Postcards from the Imperial City
By Felicitas Titus
Foreword by: Susan Naquin
based on 4 ratings | 1 reviews on Goodreads.com
This collection of Chinese photography contains over 350 vintage postcards from pre-communist China along with extensive historical background and commentary.
Camel trains arriving at a city gate; the distinctive architecture of the Forbidden City, its pagodas, imperial buildings and temples; Manchu fashion, the Empress Dowager and the child emperor Puyi; street performers and foreign tourists—all come to life again in this extraordinary collection of rare and vintage postcards.
Old Beijing: Postcards from the Imperial City offers a unique look at a vanished China and its storied capital once known as Peking. Containing unique black-and-white and hand-tinted cards that span Chinese history from the last years of Imperial China to the Japanese invasion of 1937, it is a treasure trove for historians, collectors, Sinophiles and anyone fascinated by Chinese culture and people from times past.
idv.sinica.edu.tw/wujs/pdf/MS6ReviewWuJS.pdfSusan Naquin, Peking: Temples and City Life, 1400-1900, Berkeley: University of ... 作者韓書瑞教授（Susan Naquin）任教於普林斯頓大學東亞系。韓. 教授成名已 ...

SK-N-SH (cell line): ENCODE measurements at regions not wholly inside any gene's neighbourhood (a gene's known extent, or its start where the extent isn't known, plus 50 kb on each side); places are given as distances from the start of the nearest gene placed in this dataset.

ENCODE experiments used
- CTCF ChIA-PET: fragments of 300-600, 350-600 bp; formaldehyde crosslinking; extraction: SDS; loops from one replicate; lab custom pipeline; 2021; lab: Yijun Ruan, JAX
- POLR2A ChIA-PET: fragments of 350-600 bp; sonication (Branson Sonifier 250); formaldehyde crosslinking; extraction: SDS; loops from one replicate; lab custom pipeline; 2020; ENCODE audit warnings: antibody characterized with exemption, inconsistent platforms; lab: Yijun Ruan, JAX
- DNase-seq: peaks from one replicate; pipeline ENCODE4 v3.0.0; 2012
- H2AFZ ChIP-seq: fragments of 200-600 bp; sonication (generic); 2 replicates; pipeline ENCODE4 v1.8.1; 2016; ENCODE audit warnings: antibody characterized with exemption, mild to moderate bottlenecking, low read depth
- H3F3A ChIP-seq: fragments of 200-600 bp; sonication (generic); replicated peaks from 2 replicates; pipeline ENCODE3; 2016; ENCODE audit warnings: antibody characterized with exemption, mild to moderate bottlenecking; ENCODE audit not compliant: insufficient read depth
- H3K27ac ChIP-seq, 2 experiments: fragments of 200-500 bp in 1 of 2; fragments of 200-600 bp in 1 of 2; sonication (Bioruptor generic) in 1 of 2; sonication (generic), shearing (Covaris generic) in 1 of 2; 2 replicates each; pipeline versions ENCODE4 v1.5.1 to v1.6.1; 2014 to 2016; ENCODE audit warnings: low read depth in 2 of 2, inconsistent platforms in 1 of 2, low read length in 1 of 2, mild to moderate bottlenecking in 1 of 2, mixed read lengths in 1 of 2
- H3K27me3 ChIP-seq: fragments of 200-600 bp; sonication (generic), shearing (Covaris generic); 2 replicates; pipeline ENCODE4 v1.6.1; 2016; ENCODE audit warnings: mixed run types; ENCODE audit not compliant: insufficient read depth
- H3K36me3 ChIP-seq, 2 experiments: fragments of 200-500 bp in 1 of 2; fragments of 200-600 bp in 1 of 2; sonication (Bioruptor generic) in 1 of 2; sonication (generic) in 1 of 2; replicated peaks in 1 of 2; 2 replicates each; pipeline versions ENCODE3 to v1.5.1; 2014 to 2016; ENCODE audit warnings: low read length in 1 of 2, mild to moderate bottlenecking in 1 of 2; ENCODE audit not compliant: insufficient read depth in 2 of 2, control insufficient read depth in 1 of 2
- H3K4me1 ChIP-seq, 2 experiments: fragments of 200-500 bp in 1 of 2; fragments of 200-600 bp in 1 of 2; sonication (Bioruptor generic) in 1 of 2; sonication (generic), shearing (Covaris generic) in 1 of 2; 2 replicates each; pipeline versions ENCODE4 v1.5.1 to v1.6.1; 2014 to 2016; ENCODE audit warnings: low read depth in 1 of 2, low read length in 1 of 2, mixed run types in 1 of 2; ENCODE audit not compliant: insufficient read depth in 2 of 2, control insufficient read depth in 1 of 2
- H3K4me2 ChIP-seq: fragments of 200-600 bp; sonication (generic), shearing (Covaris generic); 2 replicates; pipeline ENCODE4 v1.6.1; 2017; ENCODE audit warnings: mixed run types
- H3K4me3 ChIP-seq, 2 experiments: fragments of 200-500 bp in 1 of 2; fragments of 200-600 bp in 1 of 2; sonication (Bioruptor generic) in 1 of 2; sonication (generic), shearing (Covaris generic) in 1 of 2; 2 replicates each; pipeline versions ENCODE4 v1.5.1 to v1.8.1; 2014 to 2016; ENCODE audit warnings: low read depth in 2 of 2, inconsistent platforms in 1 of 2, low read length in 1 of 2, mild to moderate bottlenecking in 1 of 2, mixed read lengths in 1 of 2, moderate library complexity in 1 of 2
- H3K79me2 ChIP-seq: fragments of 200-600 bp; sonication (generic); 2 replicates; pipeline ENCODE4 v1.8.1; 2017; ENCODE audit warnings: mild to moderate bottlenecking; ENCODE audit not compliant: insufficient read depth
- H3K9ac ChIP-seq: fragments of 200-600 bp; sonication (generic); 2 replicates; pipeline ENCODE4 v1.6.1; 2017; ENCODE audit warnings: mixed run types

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University of California Press, Dec 16, 2000 - History - 850 pages
The central character in Susan Naquin's extraordinary new book is the city of Peking during the Ming and Qing periods. Using the city's temples as her point of entry, Naquin carefully excavates Peking's varied public arenas, the city's transformation over five centuries, its human engagements, and its rich cultural imprint. This study shows how modern Beijing's glittering image as China's great and ancient capital came into being and reveals the shifting identities of a much more complex past, one whose rich social and cultural history Naquin splendidly evokes. Temples, by providing a place where diverse groups could gather without the imprimatur of family or state, made possible a surprising assortment of community-building and identity-defining activities. By revealing how religious establishments of all kinds were used for fairs, markets, charity, tourism, politics, and leisured sociability, Naquin shows their decisive impact on Peking and, at the same time, illuminates their little-appreciated role in Chinese cities generally. Lacking most of the conventional sources for urban history, she has relied particularly on a trove of commemorative inscriptions that express ideas about the relationship between human beings and gods, about community service and public responsibility, about remembering and being remembered. The result is a book that will be essential reading in the field of Chinese studies for years to come.